This is critical because governments are among the largest contributors to European economies. They have their own significant direct environmental footprint and therefore have a critical influence on the journey to net zero. For example, in the UK, the Government estimates that emissions from public buildings account for approximately 2% of total UK emissions. And this only includes estimates of fuel burnt not wider scope 1, 2 and 3 emissions.

Driven by regulation, higher energy prices, NextGeneration EU funding, and public expectations, local, regional and national governments are putting in place measures to improve the efficiency of their biggest emitters – transport fleets and public buildings and assets.

IDC research highlights that, across Europe, 37% of governments are investing in building energy management systems and nearly 60% are investing in workplace management systems to optimize space utilization and occupancy. It must be noted that a selection of government departments, due to their size and function generate the bulk of public sector emissions.

For instance, the Ministry of Defence is estimated to account for 50% of the UK central government emissions; therefore, accelerating energy efficiency measures in those departments is essential.

Financial Services

As a relatively less energy-intensive sector, the direct effects of higher energy costs on the financial services industry were less critical than for others. The major energy consumers in financial services are data centers and, to a lesser degree, office buildings, and even for these the increase in cost remained manageable.

Financial services, however, play a critical role in enabling the energy transition of their corporate and consumer customers through the issuance of green and social bonds, credit and other financing options. The surge in energy prices, however, will likely have delayed the net-zero targets of banks’ lending portfolios, as customers have been forced to use working capital to pay their energy bills.

The bigger dilemma however is that, in addition to renewables, diversification from Russian gas will require major investments in oil and gas exploration and import infrastructures, which is fundamentally countering Europe’s green deal policies.

In autumn 2022 there were also concerns that energy suppliers and the energy-intensive industries may bend under the crisis, which increased the pressure on banks to prepare for loan defaults. Thanks largely to the estimated €758 billion (Source: Bruegel) in fiscal policy measures allocated by European government to protecting consumers from rising energy costs (including nationalization of energy utility giants Uniper and EDF), European banks only saw a marginal increase in loan defaults.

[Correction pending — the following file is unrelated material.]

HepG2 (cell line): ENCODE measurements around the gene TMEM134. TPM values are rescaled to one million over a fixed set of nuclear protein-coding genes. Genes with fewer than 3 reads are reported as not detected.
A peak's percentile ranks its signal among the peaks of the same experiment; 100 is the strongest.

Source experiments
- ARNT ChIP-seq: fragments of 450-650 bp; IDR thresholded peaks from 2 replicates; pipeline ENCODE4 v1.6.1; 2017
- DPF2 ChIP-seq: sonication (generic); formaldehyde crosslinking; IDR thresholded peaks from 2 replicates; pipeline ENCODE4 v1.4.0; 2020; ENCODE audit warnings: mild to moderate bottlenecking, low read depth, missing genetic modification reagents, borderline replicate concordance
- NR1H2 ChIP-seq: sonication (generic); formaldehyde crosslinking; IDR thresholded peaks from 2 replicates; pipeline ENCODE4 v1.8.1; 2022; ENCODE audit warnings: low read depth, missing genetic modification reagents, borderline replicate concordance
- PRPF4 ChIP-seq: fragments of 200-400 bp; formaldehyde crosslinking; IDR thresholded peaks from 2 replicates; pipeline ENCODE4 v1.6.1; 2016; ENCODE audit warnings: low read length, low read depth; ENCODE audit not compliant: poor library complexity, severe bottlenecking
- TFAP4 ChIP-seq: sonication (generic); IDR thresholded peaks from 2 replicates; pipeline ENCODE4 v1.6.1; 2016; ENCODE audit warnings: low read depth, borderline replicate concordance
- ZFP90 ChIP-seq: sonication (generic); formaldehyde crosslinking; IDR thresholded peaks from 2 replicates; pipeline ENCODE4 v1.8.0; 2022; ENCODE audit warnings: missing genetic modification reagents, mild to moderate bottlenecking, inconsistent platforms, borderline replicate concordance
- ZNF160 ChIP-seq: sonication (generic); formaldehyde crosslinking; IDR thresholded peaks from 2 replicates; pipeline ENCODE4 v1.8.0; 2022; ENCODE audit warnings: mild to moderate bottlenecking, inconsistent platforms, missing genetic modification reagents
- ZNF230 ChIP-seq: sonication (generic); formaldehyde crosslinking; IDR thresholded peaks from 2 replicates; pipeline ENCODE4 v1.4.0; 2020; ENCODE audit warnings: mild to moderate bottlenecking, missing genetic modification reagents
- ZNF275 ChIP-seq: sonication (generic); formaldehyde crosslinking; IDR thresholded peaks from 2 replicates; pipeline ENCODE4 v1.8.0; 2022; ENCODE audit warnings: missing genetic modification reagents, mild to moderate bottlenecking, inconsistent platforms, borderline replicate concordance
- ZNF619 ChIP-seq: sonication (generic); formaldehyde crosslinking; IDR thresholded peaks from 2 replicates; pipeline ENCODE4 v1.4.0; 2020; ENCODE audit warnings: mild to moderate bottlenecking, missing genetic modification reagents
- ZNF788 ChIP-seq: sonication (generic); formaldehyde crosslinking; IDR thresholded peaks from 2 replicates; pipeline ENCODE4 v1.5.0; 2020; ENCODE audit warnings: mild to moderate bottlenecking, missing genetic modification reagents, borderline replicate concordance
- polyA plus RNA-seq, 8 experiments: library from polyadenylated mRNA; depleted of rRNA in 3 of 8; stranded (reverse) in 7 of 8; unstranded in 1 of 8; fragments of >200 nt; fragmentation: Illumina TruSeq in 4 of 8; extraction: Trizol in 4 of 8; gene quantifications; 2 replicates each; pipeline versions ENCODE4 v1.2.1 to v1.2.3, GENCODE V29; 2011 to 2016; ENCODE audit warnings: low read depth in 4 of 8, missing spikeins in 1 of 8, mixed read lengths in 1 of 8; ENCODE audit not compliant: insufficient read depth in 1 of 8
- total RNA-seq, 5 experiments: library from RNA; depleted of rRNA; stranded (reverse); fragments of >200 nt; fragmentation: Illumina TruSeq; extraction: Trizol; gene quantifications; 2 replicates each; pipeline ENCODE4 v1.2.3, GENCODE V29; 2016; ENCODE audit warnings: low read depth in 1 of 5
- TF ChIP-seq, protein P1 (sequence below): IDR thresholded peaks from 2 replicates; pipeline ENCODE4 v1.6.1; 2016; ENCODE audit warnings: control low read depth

Overall, the energy crisis may have slowed down the green transformation of the financial services industry asset base, but the long-term opportunities of going net-zero remain sound.


Finally, turning to the supply side of the energy balance, energy and utility companies represent the business and infrastructure backbone of the energy transition.

Over the past five to 10 years there has a been a substantial uptick in investment by European utilities and energy suppliers in the energy services (ESCo) space. From diversified energy companies to international electric utilities, energy infrastructure operators and municipal multi-utilities, many traditional players have added energy management technology and efficiency capabilities to their portfolios.

For example, between 2015 and 2019, a major European power utility acquired companies covering the full stack of B2B energy technology and services. The resulting ESCo offers energy analytics and energy management technology, financing and operations of solar, storage and co-generation plants, energy audit services and performance contracting, as well as demand side response solutions.

The strategic intent is clearly to integrate horizontally by adding to the existing commodity business a set of solutions that enable customers to consume more sustainably and cost-effectively, in an effort to meet the growing demand for efficiency. The energy crisis has obviously provided fresh impetus to this type of strategies. To reflect this acceleration, at the end of last year, IDC predicted that by 2025, a third of competitive gentailers would set up integrated supply, efficiency, decarbonization, and electrification service portfolios, growing average profit per customer by more than 20%.


Contributing analysts: Jan Burian, Adriana Allocato, Massimiliano Claps, Louisa Barker, Tom Zink and Filippo Battaini